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Last updated: December 30, 2012
Frequently Asked Questions (FAQ's)
About the Great Dane
HOW MUCH DO THEY EAT? A Great Dane will not "eat you out of house and home." The fact is, a Great Dane can be raised and maintained on no more food than required for other large breeds. However it is generally recommended that puppy food NOT be fed to this breed. Usually a good quality dog food that is 22-25% protein and 15-18% fat is good.

HOW TALL ARE THEY? The Great Dane standard says that a male should be a minimum of 30 inches, a female 28 inches. Because Danes are born at about one to one and one-half pounds, they grow rapidly during their first year although it may take as long as three years before they reach full maturity. A full grown male of 37" height may weigh up to about 190 pounds.

ARE THEY GOOD WITH CHILDREN? Definitely. I would caution that you watch Danes and children when they are together just because a Dane is so big that even just licking a child may knock them over (of course some kids think this is great).

ARE THEY EASY TO TRAIN? Because of the size of the animal, the Great Dane MUST be trained and this must be done early in his life. Fortunately, Danes are eager to please and will begin responding to commands as soon as they understand what you want of them.

WHAT ARE THE GROOMING REQUIREMENTS? Very minimal grooming is needed. Danes are short haired dogs so there is no required daily brushing, trimming, stripping etc. A bath, nail trim, and teeth cleaning when necessary are all that are needed although a brush will be appreciated especially when doing what little shedding they do.

WHAT COLORS DOES THE GREAT DANE COME IN? The Great Dane Club of America accepts only SIX COLORS: Fawn, Brindle, Black, Blue, Harlequin, and Mantle. Other colors may be acceptable pets, but do not be deceived by advertisments for "rare" colors. These are *NOT* rare colors, they are mis-marks bred by breeders with no regard to the Great Dane Club of America color code of ethics.

ARE THEY GOOD WATCHDOGS? The Dane's size and bark will discourage most intruders, yet he will learn to recognize your friends and receive them cordially. If an intruder gets by the size and barks, your Dane may decide to lead him straight to the family silver since he would much prefer to be a friend to all. The one exception to this is when a member of the family is being threatened. The Dane's instinct to protect those he loves becomes very apparent at this time.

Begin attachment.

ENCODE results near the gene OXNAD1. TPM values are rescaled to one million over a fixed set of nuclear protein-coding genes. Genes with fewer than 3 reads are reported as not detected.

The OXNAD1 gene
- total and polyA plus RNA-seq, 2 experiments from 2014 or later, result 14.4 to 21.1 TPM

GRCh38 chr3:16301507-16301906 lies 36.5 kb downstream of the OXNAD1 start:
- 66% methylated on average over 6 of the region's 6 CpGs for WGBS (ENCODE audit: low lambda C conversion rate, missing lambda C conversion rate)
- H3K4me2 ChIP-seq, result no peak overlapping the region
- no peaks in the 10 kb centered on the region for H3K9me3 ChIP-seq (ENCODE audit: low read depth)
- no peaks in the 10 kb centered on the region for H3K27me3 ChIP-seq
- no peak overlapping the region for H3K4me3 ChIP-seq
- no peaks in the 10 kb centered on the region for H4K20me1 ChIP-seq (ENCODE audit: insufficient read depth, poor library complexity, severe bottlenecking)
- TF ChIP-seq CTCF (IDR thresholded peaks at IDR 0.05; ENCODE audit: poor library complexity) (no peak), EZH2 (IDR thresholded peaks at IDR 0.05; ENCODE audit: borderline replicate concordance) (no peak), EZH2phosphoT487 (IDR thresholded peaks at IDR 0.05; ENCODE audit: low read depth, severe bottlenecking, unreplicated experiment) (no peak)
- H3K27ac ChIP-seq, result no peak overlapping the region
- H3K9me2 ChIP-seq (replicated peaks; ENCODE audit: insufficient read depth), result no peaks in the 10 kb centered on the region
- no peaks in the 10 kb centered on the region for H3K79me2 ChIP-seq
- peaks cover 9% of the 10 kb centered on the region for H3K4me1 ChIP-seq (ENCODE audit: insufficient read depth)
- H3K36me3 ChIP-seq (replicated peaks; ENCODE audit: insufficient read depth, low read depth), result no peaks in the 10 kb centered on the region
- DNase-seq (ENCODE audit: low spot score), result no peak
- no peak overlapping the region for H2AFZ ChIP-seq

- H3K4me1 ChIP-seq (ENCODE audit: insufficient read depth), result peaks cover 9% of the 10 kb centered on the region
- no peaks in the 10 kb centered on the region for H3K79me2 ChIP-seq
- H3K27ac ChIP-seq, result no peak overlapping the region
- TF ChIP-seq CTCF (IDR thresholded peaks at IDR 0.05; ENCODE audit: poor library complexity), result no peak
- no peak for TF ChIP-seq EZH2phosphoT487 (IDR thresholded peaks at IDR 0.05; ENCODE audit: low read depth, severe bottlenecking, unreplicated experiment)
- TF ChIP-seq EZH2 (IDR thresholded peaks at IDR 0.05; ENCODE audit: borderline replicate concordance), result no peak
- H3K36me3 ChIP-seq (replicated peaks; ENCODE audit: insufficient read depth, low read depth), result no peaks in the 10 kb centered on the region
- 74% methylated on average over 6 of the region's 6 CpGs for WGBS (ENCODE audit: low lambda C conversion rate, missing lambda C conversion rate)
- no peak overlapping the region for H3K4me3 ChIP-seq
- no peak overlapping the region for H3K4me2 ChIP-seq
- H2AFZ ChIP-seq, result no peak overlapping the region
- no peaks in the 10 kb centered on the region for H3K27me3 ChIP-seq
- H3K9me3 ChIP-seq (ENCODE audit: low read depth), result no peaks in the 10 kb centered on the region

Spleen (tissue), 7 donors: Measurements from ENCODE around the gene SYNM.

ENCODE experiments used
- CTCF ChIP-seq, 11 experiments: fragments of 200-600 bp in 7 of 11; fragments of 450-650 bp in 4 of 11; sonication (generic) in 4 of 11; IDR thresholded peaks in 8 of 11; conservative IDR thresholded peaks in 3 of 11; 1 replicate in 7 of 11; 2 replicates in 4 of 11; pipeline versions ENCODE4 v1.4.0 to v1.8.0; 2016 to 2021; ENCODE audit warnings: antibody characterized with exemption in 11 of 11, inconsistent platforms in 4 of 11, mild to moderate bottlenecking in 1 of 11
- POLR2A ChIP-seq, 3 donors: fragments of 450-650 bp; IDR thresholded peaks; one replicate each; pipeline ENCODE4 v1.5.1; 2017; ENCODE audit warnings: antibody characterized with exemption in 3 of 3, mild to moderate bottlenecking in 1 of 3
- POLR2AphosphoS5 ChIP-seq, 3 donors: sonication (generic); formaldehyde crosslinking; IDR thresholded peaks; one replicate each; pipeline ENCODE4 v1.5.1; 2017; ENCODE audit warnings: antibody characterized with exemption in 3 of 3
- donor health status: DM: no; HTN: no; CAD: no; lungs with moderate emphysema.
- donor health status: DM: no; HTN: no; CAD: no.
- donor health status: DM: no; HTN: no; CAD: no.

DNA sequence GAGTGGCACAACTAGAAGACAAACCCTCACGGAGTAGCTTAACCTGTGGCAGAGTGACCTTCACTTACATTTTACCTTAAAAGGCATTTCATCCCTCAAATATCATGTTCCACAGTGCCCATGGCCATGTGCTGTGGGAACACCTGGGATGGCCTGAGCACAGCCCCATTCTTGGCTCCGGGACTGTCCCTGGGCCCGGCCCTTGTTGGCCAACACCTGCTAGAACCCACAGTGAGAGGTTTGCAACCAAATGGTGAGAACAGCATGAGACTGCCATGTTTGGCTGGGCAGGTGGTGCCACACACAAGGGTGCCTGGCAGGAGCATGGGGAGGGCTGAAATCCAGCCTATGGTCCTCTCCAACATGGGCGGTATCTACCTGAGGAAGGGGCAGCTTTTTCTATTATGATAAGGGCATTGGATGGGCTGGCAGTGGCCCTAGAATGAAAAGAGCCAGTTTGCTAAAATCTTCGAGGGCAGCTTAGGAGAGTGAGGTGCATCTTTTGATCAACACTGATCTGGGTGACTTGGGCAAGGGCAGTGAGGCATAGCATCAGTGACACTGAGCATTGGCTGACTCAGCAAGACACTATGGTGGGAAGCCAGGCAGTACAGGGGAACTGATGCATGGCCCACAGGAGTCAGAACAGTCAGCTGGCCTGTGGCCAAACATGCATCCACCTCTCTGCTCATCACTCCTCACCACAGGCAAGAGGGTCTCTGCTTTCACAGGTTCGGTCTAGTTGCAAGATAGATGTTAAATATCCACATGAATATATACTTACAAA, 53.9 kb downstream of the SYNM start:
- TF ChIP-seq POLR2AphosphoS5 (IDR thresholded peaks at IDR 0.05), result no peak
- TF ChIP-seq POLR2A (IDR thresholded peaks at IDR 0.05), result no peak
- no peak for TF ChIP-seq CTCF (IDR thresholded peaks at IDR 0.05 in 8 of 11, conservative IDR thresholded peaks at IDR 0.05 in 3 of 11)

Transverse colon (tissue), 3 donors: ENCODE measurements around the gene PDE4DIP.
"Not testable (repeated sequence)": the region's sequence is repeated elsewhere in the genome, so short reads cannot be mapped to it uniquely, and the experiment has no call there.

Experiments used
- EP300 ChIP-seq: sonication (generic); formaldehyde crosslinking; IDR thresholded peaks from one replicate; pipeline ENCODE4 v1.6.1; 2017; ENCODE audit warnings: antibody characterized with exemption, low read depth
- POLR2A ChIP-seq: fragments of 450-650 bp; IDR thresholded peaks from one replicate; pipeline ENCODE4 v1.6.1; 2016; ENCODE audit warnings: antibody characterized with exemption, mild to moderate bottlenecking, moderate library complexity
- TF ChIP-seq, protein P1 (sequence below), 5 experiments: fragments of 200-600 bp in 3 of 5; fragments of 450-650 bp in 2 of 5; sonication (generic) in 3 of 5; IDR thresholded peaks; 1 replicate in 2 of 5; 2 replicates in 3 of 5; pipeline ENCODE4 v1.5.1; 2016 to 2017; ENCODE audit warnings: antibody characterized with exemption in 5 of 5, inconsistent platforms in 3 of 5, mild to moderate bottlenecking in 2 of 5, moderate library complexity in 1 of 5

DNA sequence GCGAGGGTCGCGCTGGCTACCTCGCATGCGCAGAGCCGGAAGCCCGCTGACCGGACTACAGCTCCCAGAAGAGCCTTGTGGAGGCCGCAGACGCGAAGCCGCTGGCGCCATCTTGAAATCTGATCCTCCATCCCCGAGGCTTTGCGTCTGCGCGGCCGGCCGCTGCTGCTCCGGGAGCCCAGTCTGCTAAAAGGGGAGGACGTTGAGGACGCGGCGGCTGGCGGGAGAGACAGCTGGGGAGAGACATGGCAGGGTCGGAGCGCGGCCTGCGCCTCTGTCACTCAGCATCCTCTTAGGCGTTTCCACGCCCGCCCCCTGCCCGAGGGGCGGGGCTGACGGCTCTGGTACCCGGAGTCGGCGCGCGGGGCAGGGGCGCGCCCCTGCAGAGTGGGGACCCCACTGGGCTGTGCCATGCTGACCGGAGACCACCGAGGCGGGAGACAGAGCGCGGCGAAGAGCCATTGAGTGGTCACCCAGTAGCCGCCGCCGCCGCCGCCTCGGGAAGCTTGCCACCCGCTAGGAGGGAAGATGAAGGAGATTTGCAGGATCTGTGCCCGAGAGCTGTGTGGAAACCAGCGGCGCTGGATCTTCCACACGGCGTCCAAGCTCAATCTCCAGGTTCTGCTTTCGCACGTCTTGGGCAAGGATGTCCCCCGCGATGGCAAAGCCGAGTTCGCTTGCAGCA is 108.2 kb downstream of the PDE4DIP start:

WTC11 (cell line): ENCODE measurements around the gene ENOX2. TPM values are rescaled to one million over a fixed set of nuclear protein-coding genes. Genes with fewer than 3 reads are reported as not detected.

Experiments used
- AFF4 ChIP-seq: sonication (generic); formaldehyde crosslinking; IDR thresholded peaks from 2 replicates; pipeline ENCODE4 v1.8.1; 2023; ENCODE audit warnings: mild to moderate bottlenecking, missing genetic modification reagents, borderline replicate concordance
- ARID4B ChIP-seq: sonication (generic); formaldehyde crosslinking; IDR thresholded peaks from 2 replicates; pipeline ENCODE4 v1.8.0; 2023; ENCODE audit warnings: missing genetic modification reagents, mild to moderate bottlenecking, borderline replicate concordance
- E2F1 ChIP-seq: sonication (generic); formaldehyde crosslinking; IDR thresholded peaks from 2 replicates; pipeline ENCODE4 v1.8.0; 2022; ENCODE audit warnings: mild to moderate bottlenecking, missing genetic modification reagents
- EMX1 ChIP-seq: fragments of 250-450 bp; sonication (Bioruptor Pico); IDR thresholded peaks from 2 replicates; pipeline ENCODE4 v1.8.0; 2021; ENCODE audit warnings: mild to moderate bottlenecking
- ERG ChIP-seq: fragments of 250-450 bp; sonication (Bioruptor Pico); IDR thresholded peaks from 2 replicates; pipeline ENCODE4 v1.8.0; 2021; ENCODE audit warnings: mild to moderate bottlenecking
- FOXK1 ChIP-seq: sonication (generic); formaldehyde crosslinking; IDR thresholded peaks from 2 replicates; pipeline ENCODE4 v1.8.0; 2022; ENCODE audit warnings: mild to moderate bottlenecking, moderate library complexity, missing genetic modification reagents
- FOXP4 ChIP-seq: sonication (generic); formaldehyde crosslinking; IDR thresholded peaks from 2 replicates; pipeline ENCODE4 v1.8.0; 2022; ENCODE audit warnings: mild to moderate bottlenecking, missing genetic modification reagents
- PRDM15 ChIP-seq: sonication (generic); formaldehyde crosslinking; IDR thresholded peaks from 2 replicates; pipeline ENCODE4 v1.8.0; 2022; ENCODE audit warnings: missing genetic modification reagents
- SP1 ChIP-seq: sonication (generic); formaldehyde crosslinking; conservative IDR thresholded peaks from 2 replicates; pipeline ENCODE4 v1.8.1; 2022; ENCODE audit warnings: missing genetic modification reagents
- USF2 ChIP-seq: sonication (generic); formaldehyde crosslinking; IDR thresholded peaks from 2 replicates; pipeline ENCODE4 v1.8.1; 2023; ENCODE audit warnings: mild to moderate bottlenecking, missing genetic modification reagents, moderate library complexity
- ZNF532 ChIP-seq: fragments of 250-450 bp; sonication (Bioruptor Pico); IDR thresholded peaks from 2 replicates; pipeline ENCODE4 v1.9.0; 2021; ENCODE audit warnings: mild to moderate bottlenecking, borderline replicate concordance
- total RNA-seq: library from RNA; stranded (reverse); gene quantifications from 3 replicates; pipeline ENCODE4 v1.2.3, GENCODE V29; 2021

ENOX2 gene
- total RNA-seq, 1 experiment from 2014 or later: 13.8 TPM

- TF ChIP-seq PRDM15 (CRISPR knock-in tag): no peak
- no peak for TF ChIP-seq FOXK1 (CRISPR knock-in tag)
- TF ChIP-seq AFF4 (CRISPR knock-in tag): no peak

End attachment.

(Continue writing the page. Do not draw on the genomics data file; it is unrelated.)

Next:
HOW MUCH ROOM DO THEY NEED? The Great Dane is an indoor, family animal. While they may survive being an "outdoor" dog, they will not be a healthy, happy dog. The Great Dane thrives on human contact. This does not mean that Danes need constant attention. They can be left in a fenced yard for a sunny afternoon, will curl up at your feet at night, or can be crated at night just as long as they are with you. Many Danes will sleep in another room, especially if there are more than one of them, but of course prefer to be with a member of the family. Yes, Great Danes can live in an apartment, especially older ones. The apartment dweller must be walked frequently to make up for the exercise he would normally take at his leisure.

SHOULD I GET A MALE OR A FEMALE? This is strictly a matter of personal preference. Both are equal in pet qualities. The male, being larger, is more impressive when first viewed. The female, however, must be considered his equal in all other respects. Modern veterinary practice recommends neutering of non-breeding animals of both sexes as a means to a healthier, better pet.

WHAT ABOUT HEALTH ISSUES? The Great Dane, like any large breed, can have various health issues including hip dysplasia, eye problems, and heart problems. Check with your breeder and be sure that both parents have been OFA (Orthopedic Foundation for Animals) certified free of hip dysplasia, CERF (Canine Eye Registration Foundation) certified for eyes, and they've been checked for heart problems such has cardiomyopathy. Great Danes should also be checked for thyroid and Von Willibrands Disease (vWD).  Great Danes also have a high incidence of bloat and cancer. Find out as much information as you can about grand-parents, great-grand-parents, too.

WHAT IS THE AVERAGE LIFESPAN? The average lifespan of a Great Dane is about 8 to 10 years. Some will live longer, of course. Unfortunately, some will not live as long. Buying from a well-respected breeder who breeds for longevity, health, and temperament will increase your chances of a long-lived Great Dane.
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